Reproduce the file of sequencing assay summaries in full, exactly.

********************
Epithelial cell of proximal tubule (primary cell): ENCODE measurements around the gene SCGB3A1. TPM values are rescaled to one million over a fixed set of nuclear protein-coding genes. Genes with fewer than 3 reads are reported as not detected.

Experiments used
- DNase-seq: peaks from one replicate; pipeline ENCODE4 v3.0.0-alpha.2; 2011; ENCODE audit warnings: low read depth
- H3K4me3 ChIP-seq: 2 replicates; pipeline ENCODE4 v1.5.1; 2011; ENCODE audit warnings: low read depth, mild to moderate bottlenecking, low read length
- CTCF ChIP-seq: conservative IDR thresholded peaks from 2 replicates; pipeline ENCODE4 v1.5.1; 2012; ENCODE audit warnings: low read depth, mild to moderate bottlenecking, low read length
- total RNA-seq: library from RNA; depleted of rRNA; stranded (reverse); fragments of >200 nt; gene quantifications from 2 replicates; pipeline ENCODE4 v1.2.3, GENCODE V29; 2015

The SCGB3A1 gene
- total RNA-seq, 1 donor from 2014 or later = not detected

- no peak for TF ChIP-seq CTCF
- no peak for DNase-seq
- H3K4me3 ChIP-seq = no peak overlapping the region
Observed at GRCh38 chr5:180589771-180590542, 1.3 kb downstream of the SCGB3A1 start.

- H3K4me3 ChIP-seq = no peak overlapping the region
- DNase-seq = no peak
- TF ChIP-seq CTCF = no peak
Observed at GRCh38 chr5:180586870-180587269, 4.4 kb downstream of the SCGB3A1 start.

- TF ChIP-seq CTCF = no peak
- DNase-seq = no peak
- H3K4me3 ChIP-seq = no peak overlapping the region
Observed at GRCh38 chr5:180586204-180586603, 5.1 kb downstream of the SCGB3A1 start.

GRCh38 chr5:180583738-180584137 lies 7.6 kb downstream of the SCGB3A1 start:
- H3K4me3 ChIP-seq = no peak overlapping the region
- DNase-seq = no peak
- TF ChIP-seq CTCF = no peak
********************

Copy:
Epithelial cell of proximal tubule (primary cell): ENCODE measurements around the gene SCGB3A1. TPM values are rescaled to one million over a fixed set of nuclear protein-coding genes. Genes with fewer than 3 reads are reported as not detected.

Experiments used
- DNase-seq: peaks from one replicate; pipeline ENCODE4 v3.0.0-alpha.2; 2011; ENCODE audit warnings: low read depth
- H3K4me3 ChIP-seq: 2 replicates; pipeline ENCODE4 v1.5.1; 2011; ENCODE audit warnings: low read depth, mild to moderate bottlenecking, low read length
- CTCF ChIP-seq: conservative IDR thresholded peaks from 2 replicates; pipeline ENCODE4 v1.5.1; 2012; ENCODE audit warnings: low read depth, mild to moderate bottlenecking, low read length
- total RNA-seq: library from RNA; depleted of rRNA; stranded (reverse); fragments of >200 nt; gene quantifications from 2 replicates; pipeline ENCODE4 v1.2.3, GENCODE V29; 2015

The SCGB3A1 gene
- total RNA-seq, 1 donor from 2014 or later = not detected

- no peak for TF ChIP-seq CTCF
- no peak for DNase-seq
- H3K4me3 ChIP-seq = no peak overlapping the region
Observed at GRCh38 chr5:180589771-180590542, 1.3 kb downstream of the SCGB3A1 start.

- H3K4me3 ChIP-seq = no peak overlapping the region
- DNase-seq = no peak
- TF ChIP-seq CTCF = no peak
Observed at GRCh38 chr5:180586870-180587269, 4.4 kb downstream of the SCGB3A1 start.

- TF ChIP-seq CTCF = no peak
- DNase-seq = no peak
- H3K4me3 ChIP-seq = no peak overlapping the region
Observed at GRCh38 chr5:180586204-180586603, 5.1 kb downstream of the SCGB3A1 start.

GRCh38 chr5:180583738-180584137 lies 7.6 kb downstream of the SCGB3A1 start:
- H3K4me3 ChIP-seq = no peak overlapping the region
- DNase-seq = no peak
- TF ChIP-seq CTCF = no peak